The Torture Report and the End of U.S. Exceptionalism

It could be fortuitous or just another example of the utter contempt for international sensibilities that just a day before International Human Rights Day, the U.S. Senate released, its long suppressed report on the systematic violations of the human rights of hundreds of people it captured and tortured as part of its ‘war on terror’. However, in light of the behavior of the U.S. government since 9/11, I suspect that government officials did not consider the timing of the report. Especially since the limited summary of the Senate Select Committee on Intelligence (SSCI) report on the torture methods employed by the Bush Administration did not suggest an end to the impunity of government officials involved in the illegal program, but a continuation of it.

The fact that top officials in the Obama Administration and the leadership of the democratically-controlled Senate were aware of the criminal acts being perpetrated yet chose to prevent the release of the report and not prosecute officials responsible for those acts, demonstrates a bi-partisan cover-up and contempt for the law.

It is important to note that the Central Intelligence Agency (CIA) is not a rogue operation. The actions it took were in response to directives from Bush officials to produce “actionable” intelligence, like the “intelligence” it was under pressure to produce to justify attacking Iraq. That is the role the CIA plays in service of the Executive Branch, the branch of the U.S. Government most responsible for advancing the interests of the capitalist class as a whole.

With that mandate, the Obama Administration was an active collaborator in a bi-partisan effort to cover up these crimes. We know this for this simple reason: although members of Congress and the Justice Department were in possession of evidence that human rights violations and transgressions of U.S. law had taken place, the only government officials who were prosecuted were those who brought information about governmental criminality to the attention of the public.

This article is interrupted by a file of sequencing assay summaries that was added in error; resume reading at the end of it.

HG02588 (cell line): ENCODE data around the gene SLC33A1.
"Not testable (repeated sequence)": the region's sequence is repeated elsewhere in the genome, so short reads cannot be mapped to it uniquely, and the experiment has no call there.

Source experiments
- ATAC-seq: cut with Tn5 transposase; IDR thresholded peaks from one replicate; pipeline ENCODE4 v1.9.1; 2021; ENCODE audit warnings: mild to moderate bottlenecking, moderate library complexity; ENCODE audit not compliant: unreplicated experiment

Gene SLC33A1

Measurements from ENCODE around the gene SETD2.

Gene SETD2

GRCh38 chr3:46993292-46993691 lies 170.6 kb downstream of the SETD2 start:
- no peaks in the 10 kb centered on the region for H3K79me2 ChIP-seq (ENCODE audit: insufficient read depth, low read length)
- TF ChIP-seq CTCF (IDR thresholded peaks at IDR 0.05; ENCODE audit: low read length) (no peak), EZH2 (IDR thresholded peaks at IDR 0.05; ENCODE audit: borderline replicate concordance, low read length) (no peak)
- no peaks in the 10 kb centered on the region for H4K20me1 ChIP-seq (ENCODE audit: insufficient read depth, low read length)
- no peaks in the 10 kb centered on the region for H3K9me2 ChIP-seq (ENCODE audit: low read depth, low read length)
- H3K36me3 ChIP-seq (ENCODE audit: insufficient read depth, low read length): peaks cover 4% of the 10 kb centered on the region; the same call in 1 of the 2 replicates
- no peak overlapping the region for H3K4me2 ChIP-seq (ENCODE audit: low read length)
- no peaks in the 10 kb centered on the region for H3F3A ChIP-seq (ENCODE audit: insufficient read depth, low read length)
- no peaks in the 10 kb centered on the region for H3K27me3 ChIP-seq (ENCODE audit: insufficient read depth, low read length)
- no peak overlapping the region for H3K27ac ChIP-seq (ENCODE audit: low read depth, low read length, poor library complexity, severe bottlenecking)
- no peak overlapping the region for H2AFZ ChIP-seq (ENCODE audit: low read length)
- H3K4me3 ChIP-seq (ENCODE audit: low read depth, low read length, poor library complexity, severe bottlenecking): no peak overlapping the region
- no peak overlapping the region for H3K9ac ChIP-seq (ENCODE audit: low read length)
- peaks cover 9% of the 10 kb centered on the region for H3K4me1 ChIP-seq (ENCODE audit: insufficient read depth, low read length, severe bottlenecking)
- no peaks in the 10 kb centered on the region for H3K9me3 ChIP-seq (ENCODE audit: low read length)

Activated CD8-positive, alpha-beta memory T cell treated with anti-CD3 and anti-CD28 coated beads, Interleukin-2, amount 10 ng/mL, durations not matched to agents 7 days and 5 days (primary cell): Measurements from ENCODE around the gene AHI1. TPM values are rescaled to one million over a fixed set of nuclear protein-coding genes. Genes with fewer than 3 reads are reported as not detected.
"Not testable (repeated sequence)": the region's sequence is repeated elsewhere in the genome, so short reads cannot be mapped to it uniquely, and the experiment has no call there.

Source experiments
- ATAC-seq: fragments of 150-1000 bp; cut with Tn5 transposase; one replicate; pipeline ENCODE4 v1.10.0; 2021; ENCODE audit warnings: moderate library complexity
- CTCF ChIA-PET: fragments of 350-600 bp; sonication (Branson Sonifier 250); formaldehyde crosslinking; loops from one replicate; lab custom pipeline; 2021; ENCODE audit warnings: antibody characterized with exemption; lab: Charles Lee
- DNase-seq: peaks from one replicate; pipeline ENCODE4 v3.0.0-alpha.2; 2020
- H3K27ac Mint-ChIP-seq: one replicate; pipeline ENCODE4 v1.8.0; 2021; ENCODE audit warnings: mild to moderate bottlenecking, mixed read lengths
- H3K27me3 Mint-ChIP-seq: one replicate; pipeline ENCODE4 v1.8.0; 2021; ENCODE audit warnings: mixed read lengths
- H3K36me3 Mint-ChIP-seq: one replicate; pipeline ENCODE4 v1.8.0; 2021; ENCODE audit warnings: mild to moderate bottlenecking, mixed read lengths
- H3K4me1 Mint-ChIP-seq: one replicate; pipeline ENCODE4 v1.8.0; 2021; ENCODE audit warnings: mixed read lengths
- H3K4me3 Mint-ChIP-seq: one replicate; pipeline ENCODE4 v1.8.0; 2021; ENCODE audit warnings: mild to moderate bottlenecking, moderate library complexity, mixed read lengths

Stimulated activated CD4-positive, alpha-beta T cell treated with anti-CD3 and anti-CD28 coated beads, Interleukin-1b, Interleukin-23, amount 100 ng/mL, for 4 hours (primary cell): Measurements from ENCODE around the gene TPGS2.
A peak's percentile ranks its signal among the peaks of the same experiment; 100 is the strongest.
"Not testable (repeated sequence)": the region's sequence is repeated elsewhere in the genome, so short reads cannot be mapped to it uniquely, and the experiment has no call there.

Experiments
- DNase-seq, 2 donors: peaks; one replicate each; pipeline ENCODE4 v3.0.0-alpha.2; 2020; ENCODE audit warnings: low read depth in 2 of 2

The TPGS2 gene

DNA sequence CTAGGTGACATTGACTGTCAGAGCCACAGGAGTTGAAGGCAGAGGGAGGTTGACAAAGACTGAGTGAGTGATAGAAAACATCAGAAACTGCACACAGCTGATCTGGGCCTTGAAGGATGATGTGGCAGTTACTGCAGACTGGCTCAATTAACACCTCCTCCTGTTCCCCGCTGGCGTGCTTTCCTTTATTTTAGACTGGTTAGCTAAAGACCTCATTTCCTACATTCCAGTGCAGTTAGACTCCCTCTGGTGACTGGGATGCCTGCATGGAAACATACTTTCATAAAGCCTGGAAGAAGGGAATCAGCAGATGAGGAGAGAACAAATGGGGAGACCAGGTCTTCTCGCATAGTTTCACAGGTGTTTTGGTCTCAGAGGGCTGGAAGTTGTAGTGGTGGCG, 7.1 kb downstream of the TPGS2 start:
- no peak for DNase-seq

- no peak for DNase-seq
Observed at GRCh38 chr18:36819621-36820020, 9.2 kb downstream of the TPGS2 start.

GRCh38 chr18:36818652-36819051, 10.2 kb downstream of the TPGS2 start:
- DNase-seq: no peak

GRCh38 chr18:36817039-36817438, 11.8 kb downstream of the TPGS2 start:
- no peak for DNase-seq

The bi-partisan claim that national security trumps U.S. and international law and all standards of human decency was the rationale that drove the decision by the Obama Administration to close out investigations into criminal activity during the Bush period.

Waterboarding, anal rape with a feeding tube, beatings, sleep deprivation, mock executions – these acts were all carried out on people who were ‘disappeared’ from their communities, families and nations with no regard for rights and humanity. Yet attempts by victims and their families to secure accountability and reparations for their abuse were systematically blocked by officials in the Obama Administration on the grounds of ”national security.”

That is why the sanctimonious posturing by Democrat members of the Senate Committee who are pretending to be outraged by the findings of the report is particularly galling in light of the fact that the conspiracy to cover up these crimes involved both parties. And the crimes continue. The Obama Administration continues to contract out torture through the program of “extraordinary rendition” that is buttressed with state murder in the form of its drone kill program. The criteria for who lives and dies on Pres. Obama’s ‘Tuesday morning kill list’ remain a mystery – though Attorney General Eric Holder ‘assures’ us that U.S. citizens are given their “due process” before the U.S. Government murders them.

U.S. officials don’t operate from the same set of standards as other states. As Pres. Obama repeats, over and over again, the U.S. is “exceptional.” And indeed it appears so. Successive administrations have engaged in the most egregious human rights abuses imaginable – illegal wars that kill hundreds of thousands, torture, arming of terrorists, overthrowing of governments, incarcerating more of its citizens than any other state on earth – yet still claims to be the world’s leader of human rights.

Today, the entire country – and the world – is being confronted with the glaring evidence of the systematic violation of the human rights of working class and poor black, Latinos and whites by a brutal and militarized police apparatus in the U.S. and the extent of torture perpetrated by agents of the U.S. government, with the approval of its elected ‘leaders’. I hope that on this Human Rights Day, the people of the world finally reject once and for all the lie that is U.S. exceptionalism.

Black Lives Don’t matter in Racist, Capitalist “America” ( Blog)